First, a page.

Xigmatek Dragoon and Cuirassier Memory Heat Spreaders

Cooling, Reviews

Pages: 1 2 3 4 5

Installation and Testing

Test Rig:

CPU: AMD Phenom 955 @ 3.8ghz
Memory: 4GB Kingston Hyper-X 1066 DDR2 – Later replaced by a 512MB generic stick of DDR2 800
Motherboard: Foxconn A79A-S
PSU: Tuniq Miniplant 950w
GFX: ATI HD 2400Pro o/c
Case: Antec 300

The installation for the coolers requires removal of the stock coolers. Many people may find that there is a problem with this as many stock coolers may be stuck to their RAM. This was a bit of a problem with the Kingston RAM as there was an adhesive strip sticking the stock heat spreaders to the memory module. After many laborious attempts at prising it off I admitted defeat not wanting to damage my memory and void the Kingston warranty.

After being defeated by Kingston I dug out an old generic DDR2 module with no memory cooler. The Xigmatek heat spreaders were therein rather easy to install. As the generic stick used only sported 512mb of memory; compared with the 4GB Kingston previously used; this therefore meant this acted as a large bottleneck in my system – particularly when gaming – therefore producing increased amounts of heat.

As I don’t have an Infra-red thermometer and there is not sensors inside the memory chips there is no real accurate way of measuring the heat differences from the different heat spreaders. Instead you will have to trust my highly tuned fingers as a thermometer (a crude method I know, but needs must).

The Cuirassier was the first in the firing line and using Prime 95 to load the system the slower speed of the RAM and reduced size resulted in a great slow down and a clearly noticeable amount of heat. The RAM was cooler than it would have been without the cooler but you still would not want to prolong the heat torture without a fan installed on the memory. Although the Cuirassier cooled the RAM enough for it to be within a safe temperature it isn’t really likely to ever be stressed this much in a real world test as there would normally be faster memory and less stress upon it.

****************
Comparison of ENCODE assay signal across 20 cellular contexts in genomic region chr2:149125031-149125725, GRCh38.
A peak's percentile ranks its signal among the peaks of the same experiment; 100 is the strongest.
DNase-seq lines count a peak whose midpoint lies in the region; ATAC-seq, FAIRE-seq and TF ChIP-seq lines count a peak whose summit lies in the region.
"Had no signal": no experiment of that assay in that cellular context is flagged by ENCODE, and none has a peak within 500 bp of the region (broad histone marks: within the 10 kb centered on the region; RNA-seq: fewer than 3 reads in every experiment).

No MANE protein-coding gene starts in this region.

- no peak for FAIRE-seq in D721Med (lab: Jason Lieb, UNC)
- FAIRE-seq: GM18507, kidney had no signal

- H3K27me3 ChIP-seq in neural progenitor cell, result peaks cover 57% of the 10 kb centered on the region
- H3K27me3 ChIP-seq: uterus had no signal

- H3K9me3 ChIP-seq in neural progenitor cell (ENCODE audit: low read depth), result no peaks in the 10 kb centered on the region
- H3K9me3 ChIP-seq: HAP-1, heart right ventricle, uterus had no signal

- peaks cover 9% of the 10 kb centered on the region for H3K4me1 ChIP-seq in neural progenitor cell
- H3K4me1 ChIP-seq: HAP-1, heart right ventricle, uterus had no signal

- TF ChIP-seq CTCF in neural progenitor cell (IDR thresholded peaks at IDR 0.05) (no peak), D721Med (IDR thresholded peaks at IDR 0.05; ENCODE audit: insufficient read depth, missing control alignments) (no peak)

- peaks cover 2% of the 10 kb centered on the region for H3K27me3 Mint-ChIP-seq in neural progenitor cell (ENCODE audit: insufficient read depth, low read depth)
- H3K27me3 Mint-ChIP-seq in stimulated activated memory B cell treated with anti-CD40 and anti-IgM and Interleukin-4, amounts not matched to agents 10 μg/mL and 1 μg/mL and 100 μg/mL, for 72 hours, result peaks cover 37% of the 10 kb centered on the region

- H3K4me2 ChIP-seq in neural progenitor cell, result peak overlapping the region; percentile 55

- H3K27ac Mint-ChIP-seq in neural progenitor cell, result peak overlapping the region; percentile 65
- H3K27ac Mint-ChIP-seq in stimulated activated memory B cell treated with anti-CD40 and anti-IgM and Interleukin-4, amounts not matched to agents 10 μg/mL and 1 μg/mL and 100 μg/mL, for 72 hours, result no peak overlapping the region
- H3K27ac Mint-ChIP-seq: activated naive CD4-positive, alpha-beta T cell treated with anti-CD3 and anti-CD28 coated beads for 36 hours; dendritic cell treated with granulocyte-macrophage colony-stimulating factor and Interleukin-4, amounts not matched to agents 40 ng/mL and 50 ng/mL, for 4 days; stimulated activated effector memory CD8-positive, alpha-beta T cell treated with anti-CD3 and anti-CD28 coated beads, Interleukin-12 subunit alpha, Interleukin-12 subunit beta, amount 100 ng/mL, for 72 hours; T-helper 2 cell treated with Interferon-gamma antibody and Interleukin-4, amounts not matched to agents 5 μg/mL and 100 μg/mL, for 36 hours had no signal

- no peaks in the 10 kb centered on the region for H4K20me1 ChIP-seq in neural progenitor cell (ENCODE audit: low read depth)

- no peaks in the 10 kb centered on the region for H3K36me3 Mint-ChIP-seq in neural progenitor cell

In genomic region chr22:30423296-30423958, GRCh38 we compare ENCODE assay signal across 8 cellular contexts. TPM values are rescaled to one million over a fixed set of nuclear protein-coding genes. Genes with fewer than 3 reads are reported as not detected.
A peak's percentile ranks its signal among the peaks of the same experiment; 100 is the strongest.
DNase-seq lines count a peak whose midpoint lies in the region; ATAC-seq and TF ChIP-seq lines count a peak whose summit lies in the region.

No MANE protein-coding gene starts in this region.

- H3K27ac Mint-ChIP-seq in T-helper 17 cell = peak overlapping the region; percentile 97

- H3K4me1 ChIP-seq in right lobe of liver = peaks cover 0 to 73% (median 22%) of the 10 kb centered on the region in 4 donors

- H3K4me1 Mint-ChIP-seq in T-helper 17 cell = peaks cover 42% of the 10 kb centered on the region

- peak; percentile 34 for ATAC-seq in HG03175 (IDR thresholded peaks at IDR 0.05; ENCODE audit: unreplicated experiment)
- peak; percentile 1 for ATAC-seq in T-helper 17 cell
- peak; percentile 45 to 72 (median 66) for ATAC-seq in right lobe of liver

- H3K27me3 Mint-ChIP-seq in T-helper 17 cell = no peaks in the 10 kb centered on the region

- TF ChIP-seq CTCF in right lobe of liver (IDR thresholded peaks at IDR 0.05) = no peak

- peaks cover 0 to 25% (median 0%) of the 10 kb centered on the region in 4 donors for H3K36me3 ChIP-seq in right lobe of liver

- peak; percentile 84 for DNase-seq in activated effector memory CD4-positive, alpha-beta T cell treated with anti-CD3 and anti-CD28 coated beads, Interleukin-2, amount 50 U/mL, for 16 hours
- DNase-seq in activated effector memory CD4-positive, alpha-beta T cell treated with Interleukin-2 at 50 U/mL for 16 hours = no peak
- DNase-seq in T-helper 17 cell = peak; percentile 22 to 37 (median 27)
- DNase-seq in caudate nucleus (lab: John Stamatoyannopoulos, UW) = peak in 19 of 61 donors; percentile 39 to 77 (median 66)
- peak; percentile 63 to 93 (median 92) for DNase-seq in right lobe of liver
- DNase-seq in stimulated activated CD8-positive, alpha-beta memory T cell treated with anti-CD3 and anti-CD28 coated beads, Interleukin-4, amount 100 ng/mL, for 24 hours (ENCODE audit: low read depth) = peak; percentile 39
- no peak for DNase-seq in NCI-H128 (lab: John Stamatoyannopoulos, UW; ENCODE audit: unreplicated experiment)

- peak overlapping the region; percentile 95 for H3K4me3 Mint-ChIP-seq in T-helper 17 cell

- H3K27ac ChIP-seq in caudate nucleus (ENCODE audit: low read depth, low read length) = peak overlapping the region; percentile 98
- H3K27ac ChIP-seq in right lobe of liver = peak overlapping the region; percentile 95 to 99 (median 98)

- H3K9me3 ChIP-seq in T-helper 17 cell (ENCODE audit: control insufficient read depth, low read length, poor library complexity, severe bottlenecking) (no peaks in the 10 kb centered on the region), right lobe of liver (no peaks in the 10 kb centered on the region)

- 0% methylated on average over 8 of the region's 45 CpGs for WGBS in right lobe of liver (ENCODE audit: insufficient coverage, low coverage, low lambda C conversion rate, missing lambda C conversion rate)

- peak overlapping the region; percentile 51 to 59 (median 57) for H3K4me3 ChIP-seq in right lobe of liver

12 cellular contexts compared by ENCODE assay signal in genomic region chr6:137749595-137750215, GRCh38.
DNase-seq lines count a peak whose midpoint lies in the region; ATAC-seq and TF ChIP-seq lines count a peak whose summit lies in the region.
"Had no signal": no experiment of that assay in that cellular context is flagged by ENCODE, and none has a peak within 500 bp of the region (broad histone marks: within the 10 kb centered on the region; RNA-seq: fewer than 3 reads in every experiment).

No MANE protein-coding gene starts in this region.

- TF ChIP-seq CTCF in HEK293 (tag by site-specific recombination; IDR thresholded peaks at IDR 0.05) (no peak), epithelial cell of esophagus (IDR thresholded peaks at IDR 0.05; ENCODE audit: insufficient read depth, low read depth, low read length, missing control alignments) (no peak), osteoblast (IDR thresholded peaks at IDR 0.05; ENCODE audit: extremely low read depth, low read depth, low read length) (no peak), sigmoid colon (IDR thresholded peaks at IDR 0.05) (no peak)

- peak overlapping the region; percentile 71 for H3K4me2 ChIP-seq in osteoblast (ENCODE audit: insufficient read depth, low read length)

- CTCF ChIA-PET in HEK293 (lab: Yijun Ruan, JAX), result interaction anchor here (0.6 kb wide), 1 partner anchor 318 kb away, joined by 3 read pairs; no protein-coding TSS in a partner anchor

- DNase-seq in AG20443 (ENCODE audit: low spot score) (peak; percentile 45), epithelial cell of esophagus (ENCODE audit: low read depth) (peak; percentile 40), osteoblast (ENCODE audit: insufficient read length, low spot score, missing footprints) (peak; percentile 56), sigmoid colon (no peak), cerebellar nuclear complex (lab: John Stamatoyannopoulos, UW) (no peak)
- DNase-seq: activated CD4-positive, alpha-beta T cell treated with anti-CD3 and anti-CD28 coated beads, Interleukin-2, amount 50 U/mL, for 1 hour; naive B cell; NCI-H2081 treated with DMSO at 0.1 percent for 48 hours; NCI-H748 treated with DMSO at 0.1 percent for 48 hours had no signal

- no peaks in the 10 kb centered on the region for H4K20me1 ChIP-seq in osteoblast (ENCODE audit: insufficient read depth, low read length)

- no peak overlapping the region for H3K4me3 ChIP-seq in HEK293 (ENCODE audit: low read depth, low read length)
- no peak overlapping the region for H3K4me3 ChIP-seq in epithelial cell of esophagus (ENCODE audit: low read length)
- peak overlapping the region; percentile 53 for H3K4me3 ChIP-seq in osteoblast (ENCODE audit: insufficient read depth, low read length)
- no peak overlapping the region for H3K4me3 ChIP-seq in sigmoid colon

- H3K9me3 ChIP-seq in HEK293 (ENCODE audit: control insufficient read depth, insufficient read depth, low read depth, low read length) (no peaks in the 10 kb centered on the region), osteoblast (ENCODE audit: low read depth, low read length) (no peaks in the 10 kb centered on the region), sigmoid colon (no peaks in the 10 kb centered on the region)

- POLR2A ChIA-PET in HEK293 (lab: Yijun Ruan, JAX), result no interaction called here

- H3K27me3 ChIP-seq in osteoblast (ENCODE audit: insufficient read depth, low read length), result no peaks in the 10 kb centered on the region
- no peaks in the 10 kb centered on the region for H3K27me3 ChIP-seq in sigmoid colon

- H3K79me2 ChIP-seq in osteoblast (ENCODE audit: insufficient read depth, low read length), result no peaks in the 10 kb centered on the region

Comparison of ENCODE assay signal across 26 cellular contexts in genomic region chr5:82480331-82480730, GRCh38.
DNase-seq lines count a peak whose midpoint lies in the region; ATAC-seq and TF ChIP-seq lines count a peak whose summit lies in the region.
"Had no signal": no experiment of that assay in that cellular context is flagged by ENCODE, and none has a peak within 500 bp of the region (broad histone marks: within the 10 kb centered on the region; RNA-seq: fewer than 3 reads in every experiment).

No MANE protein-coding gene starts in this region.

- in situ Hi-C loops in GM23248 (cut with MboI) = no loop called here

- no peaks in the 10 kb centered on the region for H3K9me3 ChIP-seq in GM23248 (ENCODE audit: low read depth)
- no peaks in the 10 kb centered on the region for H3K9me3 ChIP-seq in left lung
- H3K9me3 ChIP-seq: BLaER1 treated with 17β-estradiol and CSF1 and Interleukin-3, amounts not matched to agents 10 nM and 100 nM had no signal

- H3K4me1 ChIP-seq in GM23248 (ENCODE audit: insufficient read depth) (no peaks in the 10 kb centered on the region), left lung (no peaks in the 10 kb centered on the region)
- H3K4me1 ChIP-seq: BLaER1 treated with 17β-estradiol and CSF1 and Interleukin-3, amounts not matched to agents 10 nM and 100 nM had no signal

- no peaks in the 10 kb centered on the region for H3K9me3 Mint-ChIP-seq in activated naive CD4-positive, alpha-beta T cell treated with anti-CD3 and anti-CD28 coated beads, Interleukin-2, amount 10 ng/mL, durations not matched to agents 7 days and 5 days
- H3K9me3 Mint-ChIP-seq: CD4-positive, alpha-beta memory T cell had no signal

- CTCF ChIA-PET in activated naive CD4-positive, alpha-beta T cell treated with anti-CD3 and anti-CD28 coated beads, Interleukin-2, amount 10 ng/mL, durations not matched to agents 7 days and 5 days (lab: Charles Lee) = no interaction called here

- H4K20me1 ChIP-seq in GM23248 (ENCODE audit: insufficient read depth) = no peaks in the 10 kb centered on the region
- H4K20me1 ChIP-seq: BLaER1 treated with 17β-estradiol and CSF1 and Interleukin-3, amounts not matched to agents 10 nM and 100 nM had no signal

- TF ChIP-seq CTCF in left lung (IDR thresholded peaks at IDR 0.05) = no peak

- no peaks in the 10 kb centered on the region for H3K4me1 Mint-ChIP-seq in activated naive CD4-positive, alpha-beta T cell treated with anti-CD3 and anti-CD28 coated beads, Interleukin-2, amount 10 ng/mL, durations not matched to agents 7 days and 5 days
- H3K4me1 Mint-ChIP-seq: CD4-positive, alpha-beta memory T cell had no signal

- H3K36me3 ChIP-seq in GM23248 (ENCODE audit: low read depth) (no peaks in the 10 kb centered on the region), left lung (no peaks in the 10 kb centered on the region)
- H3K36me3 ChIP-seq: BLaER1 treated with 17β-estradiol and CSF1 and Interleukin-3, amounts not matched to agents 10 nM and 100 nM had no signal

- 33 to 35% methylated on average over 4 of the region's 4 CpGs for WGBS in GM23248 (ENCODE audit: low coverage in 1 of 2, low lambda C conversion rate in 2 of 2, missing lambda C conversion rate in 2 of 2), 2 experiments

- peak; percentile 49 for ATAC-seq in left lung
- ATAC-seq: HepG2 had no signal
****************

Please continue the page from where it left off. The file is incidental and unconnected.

Next up was the Dragoon. Using the same testing method the heat still increased but I could feel in the cases atmosphere that the heat was really being dissipated quite quickly. Although there was no real detectable difference in heat I would definitely say that I would feel a lot better having the Dragoon cooling my memory if I was going to be stressing it this heavily on a regular basis. I would also recommend having a fan blowing on the coolers to ensure the best performance.

Cost

Xigmatek Dragoon can be found at a plethora of online stores for the sum of £23. This is a fair price for this product as it performs relatively well and looks particularly fancy.

I could not find a price for the Cuirassier anywhere, but we will try and get a projected price from Xigmatek.